Application of New York City biosolids began in Colorado on April 22, 1992 — Earth Day. However, about one year after the land application effort began, EGT was sold to a competing land application firm.

Phase 2, Starting, And Stoppinng

The new firm did not have the vision for the operation nor were they interested in maintaining the same level of public education and outreach as was earlier established. As the pelletizer in New York became operational, the land application program in Colorado was relegated to a back-up management outlet for dried biosolids. During the winter of 1993, the new firm abandoned operations in Kiowa County just prior to the county issuing a land application ban. Basically, the company determined that the same level of hand holding and education done by EGT was not needed, creating an information and access void. When new Kiowa county commissioners were elected, they instituted the ban. By the winter of 1994, land application operations also had ceased in Prowers County.

Phase 3: Restarting With Pellts

Approximately one year after the land application effort in Prowers County was abandoned, I (as one of the original program developers) received a phone call from John Stulp and George Tempel, two farmers who had been part of that program. Stulp indicated his satisfaction with the program, and requested that a new source of biosolids be acquired for application to his and other farms in Prowers County.

At that time, Bob Pepperman and myself owned and operated Environmental Group Services (EGS). We worked with the New England Fertilizer Company (NEFCO), which had been producing and marketing biosolids pellets for the Massachusetts Water Resources Authority for a number of years. Periodically, the company had excess pellets available due to inadequate storage capacity. As a result, some portion of the pellets had to be disposed or land applied.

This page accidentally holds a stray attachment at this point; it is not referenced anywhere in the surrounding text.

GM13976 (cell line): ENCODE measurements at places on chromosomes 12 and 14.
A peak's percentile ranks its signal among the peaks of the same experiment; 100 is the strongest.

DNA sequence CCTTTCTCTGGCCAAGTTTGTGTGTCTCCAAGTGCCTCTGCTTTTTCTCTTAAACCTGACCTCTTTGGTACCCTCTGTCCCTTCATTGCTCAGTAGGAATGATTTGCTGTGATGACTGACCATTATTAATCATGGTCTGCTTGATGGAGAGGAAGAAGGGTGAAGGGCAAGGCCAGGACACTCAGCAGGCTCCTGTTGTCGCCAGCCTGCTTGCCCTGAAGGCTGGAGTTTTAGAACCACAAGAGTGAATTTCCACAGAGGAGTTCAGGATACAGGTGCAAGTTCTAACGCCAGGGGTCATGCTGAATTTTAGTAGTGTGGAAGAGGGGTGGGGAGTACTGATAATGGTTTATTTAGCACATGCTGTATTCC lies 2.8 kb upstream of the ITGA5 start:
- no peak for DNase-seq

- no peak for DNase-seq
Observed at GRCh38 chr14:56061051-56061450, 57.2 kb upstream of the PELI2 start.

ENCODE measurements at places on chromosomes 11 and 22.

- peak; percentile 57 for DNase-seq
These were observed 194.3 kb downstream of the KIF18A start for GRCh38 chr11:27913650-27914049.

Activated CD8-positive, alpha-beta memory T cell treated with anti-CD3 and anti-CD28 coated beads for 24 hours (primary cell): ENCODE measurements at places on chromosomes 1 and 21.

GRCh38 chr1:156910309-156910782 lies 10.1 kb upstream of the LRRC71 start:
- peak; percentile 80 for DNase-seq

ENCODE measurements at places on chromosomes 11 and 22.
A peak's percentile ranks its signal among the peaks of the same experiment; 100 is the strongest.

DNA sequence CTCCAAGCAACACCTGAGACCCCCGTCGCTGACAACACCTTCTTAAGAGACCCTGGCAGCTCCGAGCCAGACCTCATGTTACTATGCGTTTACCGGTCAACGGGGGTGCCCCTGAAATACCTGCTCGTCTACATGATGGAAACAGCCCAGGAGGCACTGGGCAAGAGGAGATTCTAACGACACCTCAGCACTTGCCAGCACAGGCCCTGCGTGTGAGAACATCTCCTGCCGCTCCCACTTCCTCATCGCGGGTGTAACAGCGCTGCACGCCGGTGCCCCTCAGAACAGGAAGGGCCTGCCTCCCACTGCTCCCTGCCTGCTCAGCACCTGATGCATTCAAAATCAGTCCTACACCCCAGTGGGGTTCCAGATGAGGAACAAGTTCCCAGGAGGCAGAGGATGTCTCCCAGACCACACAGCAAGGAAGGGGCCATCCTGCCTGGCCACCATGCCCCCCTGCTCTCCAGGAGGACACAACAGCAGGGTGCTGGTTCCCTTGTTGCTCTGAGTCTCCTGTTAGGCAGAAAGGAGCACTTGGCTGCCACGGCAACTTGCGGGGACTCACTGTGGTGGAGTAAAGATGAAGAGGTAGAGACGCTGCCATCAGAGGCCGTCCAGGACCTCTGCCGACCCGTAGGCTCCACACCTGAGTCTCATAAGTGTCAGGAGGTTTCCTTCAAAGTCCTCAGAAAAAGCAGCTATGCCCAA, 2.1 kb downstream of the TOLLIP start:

We worked out an arrangement to take the pellets, even though the quantity available wouldn’t satisfy demand. The annual amount land applied only covered 500 acres of the two farmers’ land. Combined, they managed a total of over 30,000 acres! Needless to say, they wanted more biosolids, and encouraged EGS and Parker Ag Services (PAS) — a Colorado land application firm started by Kipp Parker as an offshoot of his initial involvement in the New York City program in Prowers County — to aggressively seek a long-term support of biosolids from New York City.

Phase 4: A Steady Flow

During the winter of 1997-98, PAS was able to negotiate a contract with EPIC, a company that had the long-term land application contract with New York City. PAS’s contract is to land apply about 50 percent of EPIC’s allotted 250 wet tons/day of biosolids from the contract. Parker Ag began permitting farms for this program immediately after a contract was executed.